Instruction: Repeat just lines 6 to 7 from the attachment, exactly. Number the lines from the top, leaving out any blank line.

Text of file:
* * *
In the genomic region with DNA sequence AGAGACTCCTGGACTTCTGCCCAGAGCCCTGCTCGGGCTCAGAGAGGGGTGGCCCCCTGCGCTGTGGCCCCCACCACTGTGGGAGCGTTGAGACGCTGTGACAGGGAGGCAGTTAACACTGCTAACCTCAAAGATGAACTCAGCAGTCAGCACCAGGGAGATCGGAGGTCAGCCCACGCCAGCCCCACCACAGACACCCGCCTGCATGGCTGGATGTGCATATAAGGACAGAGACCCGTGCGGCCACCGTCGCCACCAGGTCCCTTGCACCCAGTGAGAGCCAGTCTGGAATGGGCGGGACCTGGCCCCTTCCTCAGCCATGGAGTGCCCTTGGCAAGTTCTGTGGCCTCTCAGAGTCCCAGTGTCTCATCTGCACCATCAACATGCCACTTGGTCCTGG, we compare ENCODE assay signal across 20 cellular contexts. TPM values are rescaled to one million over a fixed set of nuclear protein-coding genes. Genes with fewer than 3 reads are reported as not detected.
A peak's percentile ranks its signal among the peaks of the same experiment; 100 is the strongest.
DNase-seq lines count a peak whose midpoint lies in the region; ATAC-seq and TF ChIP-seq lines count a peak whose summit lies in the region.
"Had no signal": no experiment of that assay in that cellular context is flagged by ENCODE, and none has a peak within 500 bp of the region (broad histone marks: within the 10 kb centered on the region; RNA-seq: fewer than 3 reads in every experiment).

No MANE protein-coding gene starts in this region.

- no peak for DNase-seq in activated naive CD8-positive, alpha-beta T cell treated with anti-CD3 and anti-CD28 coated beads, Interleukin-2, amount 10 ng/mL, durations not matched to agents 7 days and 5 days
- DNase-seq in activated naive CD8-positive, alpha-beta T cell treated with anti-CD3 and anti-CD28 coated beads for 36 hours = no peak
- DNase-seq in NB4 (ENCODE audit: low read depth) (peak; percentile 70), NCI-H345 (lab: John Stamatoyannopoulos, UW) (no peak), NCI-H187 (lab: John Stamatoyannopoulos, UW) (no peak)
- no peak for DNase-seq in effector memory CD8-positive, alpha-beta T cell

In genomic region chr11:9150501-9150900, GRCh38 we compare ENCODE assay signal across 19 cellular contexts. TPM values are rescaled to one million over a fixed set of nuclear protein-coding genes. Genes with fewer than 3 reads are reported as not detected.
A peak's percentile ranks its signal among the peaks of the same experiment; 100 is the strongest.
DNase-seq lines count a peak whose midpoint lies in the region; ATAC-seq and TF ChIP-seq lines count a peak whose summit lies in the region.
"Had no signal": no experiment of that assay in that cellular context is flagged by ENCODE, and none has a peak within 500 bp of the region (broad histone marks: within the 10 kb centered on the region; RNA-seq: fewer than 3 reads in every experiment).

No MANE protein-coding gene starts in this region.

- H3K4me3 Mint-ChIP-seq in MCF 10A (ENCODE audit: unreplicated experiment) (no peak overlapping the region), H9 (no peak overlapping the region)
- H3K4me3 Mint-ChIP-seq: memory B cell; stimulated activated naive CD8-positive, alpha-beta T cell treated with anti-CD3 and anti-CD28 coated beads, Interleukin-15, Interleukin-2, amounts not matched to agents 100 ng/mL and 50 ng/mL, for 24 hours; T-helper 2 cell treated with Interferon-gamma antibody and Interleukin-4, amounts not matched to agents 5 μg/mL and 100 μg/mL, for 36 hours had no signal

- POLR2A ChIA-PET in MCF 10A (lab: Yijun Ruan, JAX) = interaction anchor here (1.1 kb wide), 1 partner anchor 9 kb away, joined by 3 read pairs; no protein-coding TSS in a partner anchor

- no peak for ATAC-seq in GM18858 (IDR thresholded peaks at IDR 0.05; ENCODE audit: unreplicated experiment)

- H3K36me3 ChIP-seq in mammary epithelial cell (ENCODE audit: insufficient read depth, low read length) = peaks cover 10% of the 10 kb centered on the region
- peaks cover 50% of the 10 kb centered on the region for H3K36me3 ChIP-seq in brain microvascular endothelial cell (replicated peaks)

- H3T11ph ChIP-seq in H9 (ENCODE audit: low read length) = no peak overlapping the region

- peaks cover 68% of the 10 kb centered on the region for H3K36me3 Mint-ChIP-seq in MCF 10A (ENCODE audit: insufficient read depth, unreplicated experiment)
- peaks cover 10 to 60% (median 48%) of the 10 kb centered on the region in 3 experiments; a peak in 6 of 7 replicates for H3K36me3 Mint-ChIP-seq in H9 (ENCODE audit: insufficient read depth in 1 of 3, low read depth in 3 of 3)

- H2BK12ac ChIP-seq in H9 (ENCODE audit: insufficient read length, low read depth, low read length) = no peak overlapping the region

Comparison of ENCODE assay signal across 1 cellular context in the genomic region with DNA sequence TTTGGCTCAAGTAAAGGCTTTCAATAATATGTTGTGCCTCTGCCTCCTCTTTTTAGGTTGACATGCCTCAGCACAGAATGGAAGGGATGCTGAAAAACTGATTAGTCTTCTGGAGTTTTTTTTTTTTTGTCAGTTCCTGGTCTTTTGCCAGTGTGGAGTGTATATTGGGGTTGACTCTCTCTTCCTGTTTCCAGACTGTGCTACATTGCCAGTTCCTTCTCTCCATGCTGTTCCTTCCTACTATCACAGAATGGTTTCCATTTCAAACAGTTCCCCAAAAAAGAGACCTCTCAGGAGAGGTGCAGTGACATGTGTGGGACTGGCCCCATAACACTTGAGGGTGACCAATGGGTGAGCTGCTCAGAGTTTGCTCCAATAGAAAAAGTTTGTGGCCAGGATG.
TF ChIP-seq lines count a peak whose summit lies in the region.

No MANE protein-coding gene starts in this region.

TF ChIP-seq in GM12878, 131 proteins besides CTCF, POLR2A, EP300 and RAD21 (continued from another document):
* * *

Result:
- no peak for DNase-seq in activated naive CD8-positive, alpha-beta T cell treated with anti-CD3 and anti-CD28 coated beads, Interleukin-2, amount 10 ng/mL, durations not matched to agents 7 days and 5 days
- DNase-seq in activated naive CD8-positive, alpha-beta T cell treated with anti-CD3 and anti-CD28 coated beads for 36 hours = no peak